Step-2) Identification of potential attack strategies: The attack (or compromise) strategies represent a set of entry points to the examined network and their corresponding (feasible) compromise paths. These paths can be used by a remote adversary to reach the identified target. Based on the topological map delivered by Step-1, we can model the possible attack strategies using asset-centric compromise graphs8. In a compromise graph, there are basically two node types based on the characteristics and the functionality of the corresponding physical component or subsystem: i) Network nodes that are accessible from across the Internet or from a different layer (e.g. border devices, such as routers and firewalls, are always network nodes as they can maintain connectivity between two layers); and ii) Local nodes that are only accessible locally and from nodes located in the same network layer. The target node can, therefore, be either a network node or local node based on its characteristics and connectivity pattern. Additionally, each compromise graph has one hypothetical root node (called “Launch”) representing an adversarial remote node. The transitions (or edges) of a compromise graph represent the possible compromise steps. They are classified into: i) Breach edges (or inter-layer transitions; only possible if the transition’s source and destination nodes belong to different layers and the destination is a network node), and ii) Penetration edges (or intra-layer transitions; only possible between two nodes of the same layer regardless whether they are network or local nodes). In this respect, it is worth mentioning that the involvement of experts with special domain knowledge and security skills can be of vital importance at this step to refine and simplify the final compromise graphs through discarding impractical and technically infeasible compromise paths. The output of Step-2 describes the set \({SP}_{\mathcal {A}}\).

Step-3) Identification of potential defense strategies: The defense strategies represent the different vulnerability remediation actions or security investment plans the defender is able to implement to control and mitigate the compromise risk of the system of interest. For the sake of simplicity, each set of changes and activities designed to fix and improve an individual node of the identified compromise graphs can be represented by one defense strategy as shown in “Use Case” section. Since there are some vulnerabilities without any applicable patches or workarounds, each strategy di is characterized by its envisaged Fix-rate(di). This metric is the ratio between the number of fixed vulnerabilities and the number of vulnerabilities identified in the respective node. The output of Step-3 describes \(\mathcal {D}'s\) action space (\({SP}_{\mathcal {D}}\)).

Step-4) Identification of goals: This step aims at identifying the different (operational, legal, organizational, and/or technical) goals and their relevant key performance indicators (KPIs). Utilizing optimization techniques, the defender seeks to find the best defensive action that can keep the balance between all identified goals. Throughout this work, we focus only on minimizing the compromise risk of the system in question, quantified in terms of the presented TTC security metric. As a result, we are interested in assessing the priorities of the defense strategies identified in Step-3 with respect to their impact on risk reduction against all compromise strategies identified in Step-2.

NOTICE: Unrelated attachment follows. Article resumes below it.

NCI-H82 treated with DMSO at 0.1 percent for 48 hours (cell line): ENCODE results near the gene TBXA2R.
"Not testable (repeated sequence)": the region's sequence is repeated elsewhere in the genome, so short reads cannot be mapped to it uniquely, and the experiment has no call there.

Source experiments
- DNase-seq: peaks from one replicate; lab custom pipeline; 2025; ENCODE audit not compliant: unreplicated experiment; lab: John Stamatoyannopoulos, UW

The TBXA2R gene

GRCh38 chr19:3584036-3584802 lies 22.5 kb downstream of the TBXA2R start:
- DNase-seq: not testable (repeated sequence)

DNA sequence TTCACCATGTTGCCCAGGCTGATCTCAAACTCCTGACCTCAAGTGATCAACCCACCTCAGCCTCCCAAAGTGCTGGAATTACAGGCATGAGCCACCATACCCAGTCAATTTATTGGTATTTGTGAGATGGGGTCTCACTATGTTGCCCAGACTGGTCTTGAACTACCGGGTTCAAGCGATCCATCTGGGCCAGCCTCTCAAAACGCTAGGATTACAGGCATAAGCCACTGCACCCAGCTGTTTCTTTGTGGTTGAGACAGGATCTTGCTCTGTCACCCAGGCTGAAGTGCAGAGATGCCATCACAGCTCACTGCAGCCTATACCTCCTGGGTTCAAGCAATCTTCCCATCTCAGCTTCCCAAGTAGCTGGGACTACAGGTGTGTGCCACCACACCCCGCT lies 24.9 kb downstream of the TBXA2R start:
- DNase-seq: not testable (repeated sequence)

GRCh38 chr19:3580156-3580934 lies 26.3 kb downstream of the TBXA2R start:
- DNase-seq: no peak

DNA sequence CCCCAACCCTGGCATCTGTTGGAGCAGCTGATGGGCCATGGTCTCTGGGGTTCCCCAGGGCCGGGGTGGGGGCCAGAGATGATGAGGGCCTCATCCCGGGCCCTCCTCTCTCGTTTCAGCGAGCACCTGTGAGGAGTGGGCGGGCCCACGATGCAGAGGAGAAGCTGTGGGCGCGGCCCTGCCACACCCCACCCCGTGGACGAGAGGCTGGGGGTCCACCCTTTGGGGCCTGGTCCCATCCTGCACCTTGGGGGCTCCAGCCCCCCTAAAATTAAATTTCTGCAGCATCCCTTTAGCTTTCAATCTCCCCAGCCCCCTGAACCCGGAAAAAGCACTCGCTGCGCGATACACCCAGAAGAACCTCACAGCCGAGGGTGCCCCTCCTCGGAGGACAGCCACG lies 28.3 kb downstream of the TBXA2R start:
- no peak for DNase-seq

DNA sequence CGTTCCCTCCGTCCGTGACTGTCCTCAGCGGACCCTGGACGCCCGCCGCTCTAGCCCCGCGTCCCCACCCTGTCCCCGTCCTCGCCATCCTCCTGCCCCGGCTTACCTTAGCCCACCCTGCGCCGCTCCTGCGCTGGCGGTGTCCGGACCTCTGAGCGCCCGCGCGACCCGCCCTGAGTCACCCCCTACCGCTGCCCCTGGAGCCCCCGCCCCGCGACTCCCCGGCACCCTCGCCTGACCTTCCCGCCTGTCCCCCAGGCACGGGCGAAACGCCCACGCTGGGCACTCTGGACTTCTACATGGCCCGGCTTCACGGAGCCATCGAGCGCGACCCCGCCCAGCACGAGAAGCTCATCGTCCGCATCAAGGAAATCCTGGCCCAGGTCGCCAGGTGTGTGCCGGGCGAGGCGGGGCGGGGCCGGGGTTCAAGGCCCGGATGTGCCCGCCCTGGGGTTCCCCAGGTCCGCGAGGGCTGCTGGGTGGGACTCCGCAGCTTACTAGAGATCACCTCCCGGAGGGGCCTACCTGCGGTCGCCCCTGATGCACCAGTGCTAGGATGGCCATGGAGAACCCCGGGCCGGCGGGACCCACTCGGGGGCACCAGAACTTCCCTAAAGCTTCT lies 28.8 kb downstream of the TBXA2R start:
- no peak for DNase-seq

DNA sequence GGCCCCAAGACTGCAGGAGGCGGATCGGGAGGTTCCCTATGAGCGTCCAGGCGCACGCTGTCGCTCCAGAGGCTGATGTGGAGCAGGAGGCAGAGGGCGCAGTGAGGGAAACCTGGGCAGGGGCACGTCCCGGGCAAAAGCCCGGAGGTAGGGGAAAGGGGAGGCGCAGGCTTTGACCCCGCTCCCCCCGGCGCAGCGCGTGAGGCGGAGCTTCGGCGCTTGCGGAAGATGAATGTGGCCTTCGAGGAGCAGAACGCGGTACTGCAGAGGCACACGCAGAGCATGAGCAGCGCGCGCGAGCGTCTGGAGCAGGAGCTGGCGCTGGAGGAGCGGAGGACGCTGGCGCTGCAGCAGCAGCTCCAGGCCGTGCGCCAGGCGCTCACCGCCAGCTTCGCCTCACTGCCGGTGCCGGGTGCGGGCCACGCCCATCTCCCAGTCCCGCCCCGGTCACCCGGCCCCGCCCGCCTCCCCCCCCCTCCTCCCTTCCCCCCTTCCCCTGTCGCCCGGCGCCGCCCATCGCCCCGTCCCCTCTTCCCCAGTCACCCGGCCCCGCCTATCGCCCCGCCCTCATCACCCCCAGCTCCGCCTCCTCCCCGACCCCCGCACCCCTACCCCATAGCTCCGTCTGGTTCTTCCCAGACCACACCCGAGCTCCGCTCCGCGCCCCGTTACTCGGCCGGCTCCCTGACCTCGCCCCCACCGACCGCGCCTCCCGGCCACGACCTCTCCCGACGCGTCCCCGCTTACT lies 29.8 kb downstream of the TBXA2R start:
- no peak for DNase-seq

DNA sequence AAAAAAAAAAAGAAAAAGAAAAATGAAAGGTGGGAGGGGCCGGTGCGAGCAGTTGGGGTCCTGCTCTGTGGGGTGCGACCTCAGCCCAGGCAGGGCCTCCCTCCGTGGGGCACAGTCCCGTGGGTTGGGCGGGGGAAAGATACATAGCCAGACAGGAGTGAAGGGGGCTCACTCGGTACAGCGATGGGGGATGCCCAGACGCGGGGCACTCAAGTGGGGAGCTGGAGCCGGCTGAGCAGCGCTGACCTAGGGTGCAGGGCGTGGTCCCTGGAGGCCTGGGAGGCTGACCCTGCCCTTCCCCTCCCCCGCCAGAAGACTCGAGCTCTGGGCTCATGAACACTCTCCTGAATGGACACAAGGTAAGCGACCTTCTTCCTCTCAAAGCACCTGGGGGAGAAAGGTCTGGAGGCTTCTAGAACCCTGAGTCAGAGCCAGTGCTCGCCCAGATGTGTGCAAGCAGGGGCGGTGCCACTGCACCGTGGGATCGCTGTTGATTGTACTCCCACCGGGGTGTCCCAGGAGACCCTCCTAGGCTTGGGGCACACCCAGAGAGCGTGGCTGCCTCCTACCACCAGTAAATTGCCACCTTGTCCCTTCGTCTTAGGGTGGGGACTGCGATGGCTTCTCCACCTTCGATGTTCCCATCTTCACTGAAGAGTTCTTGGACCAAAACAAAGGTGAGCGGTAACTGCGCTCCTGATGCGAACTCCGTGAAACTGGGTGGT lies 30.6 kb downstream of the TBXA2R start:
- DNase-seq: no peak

Step-5) Effectiveness assessment: Generally, this step aims at assessing the outcomes of all possible combinations of the (defender, attacker) actions, i.e. all \( (d_{i},a_{j})\in {SP}_{\mathcal {D}}\times {SP}_{\mathcal {A}}\), in terms of the goals identified in Step-4. At this phase, action-response models have to be defined leveraging different qualitative, quantitative, or semi-quantitative assessment techniques such as mathematical models, simulation, eliciting expert judgments, or using historical and statistical data. In this work, we call this step “risk assessment” as we address only one objective to be optimized, which is the risk of compromise. Our risk assessment process benefits from the stochastic TTC model described in “Stochastic TTC model” section. The model involves the use of a wide variety of observed and statistical data. That is, significant uncertainty and variability are associated with such data and can have serious impact on the TTC estimation process. As a matter of fact, single-point estimates fail to communicate comprehensive risk assessments to the interested decision makers. To address this challenge, the presented methodology incorporates an iterative TTC estimation process based on Monte Carlo simulation techniques, in which any input parameter that has inherent uncertainty is modeled using a proper probability distribution function. At each iteration, different values can be used for these parameters based on their distribution functions. In this way, the assessment outcomes will provide the decision maker with a range of possible TTC estimates and the occurrence probabilities thereof. In addition to random sampling, each iteration of the risk assessment process of a scenario \( (d_{i},a_{j})\in {SP}_{\mathcal {D}}\times {SP}_{\mathcal {A}}\), includes the following steps: